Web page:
More recently, internal emails unearthed by The Wall Street Journal found potential connections between CEO Mark Zuckerberg and “problematic” practices regarding privacy.
Still, documents from the company suggest it has prioritized privacy and security. All non-custodial transactions will be pseudo-anonymous; much like other public cryptocurrencies. In materials presented to reporters, Facebook addressed the privacy concerns of potential users, noting that the Libra Association will not “hold personal data on people who use the blockchain… Further, all nodes will be run by Founding Members, who will be responsible for complying with applicable data protection laws.”
However, documents suggest that Facebook’s consumer-facing custodial wallet, Calibra, will require each user to comply with Know Your Customer (KYC) regulations.
What to expect next?
As is often good practice in the Wild West world of digital assets, readers would be smart to curb their enthusiasm.
There’s no doubt today’s headlines will be effective in pushing digital currencies further into the mainstream, but Facebook and Libra Association’s ambition plan is far from close to being executed.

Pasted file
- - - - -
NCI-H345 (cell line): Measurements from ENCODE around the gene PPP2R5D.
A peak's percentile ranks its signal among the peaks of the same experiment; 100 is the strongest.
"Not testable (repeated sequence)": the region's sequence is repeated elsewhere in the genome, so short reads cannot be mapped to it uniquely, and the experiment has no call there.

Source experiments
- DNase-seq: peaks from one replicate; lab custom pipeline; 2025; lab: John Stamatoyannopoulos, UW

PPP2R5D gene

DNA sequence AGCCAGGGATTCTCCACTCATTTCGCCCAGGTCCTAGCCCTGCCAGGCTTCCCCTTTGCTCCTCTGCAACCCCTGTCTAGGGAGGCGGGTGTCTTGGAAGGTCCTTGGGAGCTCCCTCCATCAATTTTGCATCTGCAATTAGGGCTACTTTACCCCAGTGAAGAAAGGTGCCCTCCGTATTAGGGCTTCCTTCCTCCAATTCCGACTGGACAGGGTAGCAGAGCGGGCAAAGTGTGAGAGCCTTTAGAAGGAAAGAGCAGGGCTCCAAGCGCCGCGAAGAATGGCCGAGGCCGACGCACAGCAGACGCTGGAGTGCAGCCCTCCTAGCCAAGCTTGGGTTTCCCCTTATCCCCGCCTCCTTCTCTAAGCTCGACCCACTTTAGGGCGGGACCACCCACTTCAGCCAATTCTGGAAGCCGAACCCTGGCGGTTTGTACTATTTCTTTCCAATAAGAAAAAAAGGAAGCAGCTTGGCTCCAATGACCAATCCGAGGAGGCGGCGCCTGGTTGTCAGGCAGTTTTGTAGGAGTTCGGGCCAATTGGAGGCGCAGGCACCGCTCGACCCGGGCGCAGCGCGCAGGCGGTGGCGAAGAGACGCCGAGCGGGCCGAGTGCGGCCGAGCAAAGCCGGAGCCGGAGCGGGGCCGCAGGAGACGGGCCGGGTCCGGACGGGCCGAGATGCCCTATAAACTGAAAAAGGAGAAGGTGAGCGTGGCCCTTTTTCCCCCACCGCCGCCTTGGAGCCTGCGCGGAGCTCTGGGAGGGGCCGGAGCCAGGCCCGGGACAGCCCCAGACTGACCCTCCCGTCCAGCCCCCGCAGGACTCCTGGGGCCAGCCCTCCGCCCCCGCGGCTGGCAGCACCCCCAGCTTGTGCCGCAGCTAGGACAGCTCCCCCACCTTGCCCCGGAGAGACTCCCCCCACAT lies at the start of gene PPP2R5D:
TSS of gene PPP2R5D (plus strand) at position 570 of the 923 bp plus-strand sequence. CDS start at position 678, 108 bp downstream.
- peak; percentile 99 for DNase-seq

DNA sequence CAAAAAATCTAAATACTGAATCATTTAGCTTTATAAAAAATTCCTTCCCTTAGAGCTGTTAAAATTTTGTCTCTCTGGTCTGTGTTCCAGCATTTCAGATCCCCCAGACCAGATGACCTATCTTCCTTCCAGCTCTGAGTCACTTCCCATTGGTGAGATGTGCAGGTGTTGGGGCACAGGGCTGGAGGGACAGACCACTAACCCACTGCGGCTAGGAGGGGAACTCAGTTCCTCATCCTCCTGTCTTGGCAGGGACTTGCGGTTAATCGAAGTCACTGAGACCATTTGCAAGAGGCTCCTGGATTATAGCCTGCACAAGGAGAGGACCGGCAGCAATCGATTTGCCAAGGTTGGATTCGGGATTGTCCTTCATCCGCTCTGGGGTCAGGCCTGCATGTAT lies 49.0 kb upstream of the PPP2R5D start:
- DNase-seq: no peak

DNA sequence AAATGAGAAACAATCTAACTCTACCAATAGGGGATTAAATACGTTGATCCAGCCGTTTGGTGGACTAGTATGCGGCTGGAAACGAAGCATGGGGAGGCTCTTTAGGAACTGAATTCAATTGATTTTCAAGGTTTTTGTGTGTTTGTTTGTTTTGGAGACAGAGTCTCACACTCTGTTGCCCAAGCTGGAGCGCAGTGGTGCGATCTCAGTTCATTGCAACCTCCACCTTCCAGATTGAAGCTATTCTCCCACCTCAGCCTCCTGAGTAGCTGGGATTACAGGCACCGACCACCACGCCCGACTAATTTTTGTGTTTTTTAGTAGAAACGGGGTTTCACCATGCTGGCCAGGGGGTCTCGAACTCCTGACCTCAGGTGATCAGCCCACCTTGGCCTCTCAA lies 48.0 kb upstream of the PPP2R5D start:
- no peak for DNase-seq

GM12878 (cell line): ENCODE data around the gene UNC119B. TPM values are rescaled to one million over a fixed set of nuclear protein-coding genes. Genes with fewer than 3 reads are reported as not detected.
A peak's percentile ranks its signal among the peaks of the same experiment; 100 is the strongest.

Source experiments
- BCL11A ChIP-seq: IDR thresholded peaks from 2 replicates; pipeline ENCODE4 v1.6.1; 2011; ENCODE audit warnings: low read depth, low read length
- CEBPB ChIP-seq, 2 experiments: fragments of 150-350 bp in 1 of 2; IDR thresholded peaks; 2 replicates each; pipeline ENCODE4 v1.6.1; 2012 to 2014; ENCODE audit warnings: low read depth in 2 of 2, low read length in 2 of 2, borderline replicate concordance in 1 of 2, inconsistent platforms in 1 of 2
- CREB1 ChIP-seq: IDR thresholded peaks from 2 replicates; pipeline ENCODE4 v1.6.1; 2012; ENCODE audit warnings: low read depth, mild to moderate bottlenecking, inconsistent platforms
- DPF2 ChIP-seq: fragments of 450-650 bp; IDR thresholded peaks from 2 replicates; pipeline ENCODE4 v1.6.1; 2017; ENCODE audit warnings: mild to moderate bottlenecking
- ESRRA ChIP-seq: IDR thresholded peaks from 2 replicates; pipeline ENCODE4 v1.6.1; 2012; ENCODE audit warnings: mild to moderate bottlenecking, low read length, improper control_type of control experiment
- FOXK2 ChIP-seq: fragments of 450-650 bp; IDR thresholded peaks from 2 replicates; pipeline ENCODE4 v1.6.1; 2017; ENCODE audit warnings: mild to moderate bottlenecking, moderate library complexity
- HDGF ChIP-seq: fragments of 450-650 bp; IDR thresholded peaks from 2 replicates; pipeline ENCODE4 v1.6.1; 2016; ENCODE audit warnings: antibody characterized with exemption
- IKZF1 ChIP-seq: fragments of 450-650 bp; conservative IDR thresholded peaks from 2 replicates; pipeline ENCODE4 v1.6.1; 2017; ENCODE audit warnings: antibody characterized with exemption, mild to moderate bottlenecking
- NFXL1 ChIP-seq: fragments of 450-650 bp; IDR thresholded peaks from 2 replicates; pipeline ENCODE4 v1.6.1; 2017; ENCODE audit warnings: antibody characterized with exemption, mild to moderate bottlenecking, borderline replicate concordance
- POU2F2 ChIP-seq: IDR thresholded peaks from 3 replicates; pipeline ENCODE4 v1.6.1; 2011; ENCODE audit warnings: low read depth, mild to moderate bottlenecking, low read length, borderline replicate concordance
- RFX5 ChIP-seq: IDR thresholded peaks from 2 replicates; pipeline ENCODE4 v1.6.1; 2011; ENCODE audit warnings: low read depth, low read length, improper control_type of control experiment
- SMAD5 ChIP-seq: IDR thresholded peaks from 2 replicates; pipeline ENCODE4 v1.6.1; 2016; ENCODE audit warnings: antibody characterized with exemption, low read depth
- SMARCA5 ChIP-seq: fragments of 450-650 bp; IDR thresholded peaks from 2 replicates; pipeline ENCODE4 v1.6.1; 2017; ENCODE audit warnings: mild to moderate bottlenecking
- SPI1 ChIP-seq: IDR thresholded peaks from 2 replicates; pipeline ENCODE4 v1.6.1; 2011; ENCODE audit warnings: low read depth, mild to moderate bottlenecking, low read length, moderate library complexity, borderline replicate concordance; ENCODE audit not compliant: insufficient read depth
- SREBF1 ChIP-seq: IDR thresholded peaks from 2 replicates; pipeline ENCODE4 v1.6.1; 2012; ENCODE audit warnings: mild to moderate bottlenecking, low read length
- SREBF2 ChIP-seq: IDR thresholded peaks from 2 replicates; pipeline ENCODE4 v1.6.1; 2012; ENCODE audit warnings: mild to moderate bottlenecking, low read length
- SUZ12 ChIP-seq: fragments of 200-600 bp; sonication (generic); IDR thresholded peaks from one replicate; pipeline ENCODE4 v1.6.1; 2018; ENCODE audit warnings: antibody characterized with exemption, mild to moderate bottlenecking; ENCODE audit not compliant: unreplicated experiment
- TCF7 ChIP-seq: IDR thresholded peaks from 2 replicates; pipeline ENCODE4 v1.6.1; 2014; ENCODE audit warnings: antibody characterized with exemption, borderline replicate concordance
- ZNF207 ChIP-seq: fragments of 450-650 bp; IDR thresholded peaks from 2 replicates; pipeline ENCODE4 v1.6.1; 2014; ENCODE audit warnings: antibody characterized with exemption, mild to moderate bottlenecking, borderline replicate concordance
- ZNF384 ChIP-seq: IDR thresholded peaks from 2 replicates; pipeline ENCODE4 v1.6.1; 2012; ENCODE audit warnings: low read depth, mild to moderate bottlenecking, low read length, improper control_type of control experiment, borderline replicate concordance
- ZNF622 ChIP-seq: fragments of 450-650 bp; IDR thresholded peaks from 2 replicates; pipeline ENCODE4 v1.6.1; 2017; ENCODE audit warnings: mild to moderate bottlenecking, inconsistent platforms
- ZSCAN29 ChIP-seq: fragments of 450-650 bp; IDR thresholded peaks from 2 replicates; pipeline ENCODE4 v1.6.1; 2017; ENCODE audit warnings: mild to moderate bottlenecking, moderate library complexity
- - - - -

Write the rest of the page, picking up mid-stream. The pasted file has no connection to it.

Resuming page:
Indeed, members of the consortium aren’t even up to speed on how the project works, as noted by The Wall Street Journal. On the regulatory front, it is an open-ended question about how governments and regulatory authorities will feel about their currencies being challenged by a non-sovereign rival — even if Libra doesn’t purport to be one. The documents explicitly say that Libra Blockchain itself will not be regulated but rather it will be developers building on the Libra Blockchain who will be responsible for complying with the laws and regulations in the jurisdictions in which they operate.
Moreover, the Libra Association itself does not offer any insights into the tax implications but says that “[it looks] forward to working with policymakers as they clarify the application of existing tax laws to cryptocurrencies, or in some cases to update those laws.”
For those of us familiar with the stars, however, this all lines up. As Horoscope.com notes, Libras often are “up in the clouds, and while he or she is amazing at making big plans, follow through can be tricky.”